A creditor must file a proof of claim form with the Bankruptcy Court before the creditor is entitled to receive payment under a Chapter 13 plan. A proof of claim form is provided to each creditor with the notification of the bankruptcy filing. If you are in need of another Proof of Claim form (B10), click here. If the claim is for a secured or priority creditor, the creditor is required to attach all documents necessary to support the classification of the claim. Although generally creditors file the proof of claim, a debtor may file a claim for a non-filing, pre-petition creditor.
Bar Dates: A proof of claim must be filed by creditors within 90 days from the date first set for the Section 341 First Meeting of Creditors (not the date that the Section 341 First Meeting of Creditor is actually held). Governmental units must file their claims within 180 days from the date the Petition is filed with the Bankruptcy Court.
If your Chapter 13 was filed prior to October 17, 2005; a Proof of Claim filed with the Bankruptcy Court is allowed as filed unless a formal written objection to the claim is filed with the Bankruptcy Court. The Trustee will pay the claims based upon the filed and allowed Proof of Claim and not based on how you scheduled the claim or provided for the claim in your plan. A creditor may raise an issue of valuation by Objection to Confirmation. A debtor may raise the issue by Objection to Proof of Claim. Remember, our local rules require that the debtors attorney use reasonably diligent efforts to resolve any valuation issues before the Section 341 First Meeting of Creditors.
If your Chapter 13 was filed after October 17, 2005, the terms of the Confirmed Chapter 13 plan may affect the way claims are paid.
If the debtor objects to a claim, the objection must be filed with the Bankruptcy Court and served on the the creditor or creditors attorney. Any objection to confirmation filed by a creditor must be served on the debtor, the debtors attorney and any other interested party.
Payments on claims for secured debts, priority debts and administrative expenses may begin in the first monthly distribution after the Trustee receives the Order Confirming Plan. Payments to general unsecured creditors generally will not start until after those other debts and expenses have been paid and funds then become available for that class of creditors.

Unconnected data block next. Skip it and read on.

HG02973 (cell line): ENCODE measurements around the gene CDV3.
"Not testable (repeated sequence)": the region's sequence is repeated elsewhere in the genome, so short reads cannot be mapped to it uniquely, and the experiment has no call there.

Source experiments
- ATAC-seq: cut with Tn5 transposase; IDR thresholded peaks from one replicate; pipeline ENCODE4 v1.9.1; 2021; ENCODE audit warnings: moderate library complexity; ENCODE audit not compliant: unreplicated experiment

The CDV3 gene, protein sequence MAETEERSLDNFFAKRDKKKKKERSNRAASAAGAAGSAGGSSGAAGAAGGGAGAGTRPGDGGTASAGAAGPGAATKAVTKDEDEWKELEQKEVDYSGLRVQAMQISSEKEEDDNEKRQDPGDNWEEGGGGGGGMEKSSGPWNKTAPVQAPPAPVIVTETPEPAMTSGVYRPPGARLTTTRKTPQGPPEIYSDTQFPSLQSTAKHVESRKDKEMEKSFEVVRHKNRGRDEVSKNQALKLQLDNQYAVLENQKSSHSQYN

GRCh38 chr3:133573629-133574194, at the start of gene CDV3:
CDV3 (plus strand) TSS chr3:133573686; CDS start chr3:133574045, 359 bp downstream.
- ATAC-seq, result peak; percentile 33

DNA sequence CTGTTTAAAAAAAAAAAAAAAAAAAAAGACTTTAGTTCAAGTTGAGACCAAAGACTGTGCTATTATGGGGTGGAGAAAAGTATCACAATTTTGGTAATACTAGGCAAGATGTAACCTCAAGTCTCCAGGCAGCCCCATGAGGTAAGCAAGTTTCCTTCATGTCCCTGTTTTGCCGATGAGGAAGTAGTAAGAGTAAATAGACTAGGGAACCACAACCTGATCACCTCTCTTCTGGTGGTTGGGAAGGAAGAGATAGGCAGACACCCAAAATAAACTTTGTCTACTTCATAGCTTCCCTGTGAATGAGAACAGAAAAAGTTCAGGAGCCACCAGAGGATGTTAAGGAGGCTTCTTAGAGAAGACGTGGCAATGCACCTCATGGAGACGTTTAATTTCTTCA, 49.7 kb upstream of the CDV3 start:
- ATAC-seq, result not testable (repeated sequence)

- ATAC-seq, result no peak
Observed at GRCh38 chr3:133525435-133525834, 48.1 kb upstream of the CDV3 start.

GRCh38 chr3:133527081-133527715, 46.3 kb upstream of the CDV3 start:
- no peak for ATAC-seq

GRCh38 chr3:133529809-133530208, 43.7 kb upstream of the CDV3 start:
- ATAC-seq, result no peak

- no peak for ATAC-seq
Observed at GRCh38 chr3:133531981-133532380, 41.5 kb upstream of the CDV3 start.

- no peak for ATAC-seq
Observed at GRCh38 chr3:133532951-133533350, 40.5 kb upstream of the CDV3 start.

If an objection to a claim is filed and the Trustee receives a copy of the objection, the Trustee will not make a distribution to that creditor until the issue is resolved by the Bankruptcy Court. The Trustee will receive a copy of any objection filed with the Bankruptcy Court electronically. It is advisable that any objection to a proof of claim be made as soon as the proof of claim has been filed.
The Trustees Office makes disbursements to creditors monthly in confirmed plans where the creditors have filed claims and those claims have been allowed. The order in which disbursements are made depends upon the categorization of the claims administrative, secured, priority unsecured, general unsecured and from the funds available in the case for each class of creditors. The order of disbursements may also be affected by the terms of the Confirmed Chapter 13 Plan.
Trustee fees are calculated based on the amount disbursed to creditors and are paid at each monthly disbursement.
Generally, creditors have 90 days after the date first set for your Section 341 First Meeting of Creditors to file their claims for payment under your Chapter 13 plan. Governmental entities have 180 days from the date your Petition was filed to file their claims. These dates are called bar dates. Both bar dates will be listed on the Notice of Chapter 13 Bankruptcy Case, Meeting of Creditors, Hearing on Confirmation and Deadlines that is sent out at the beginning of a Chapter 13.
Generally, creditors filing claims after the bar date may not be entitled to payment of their claims. The Trustee will object to the late-filed claims. Make sure to discuss all claims with your attorney, but especially any late-filed claims, and how best to treat those claims in your case.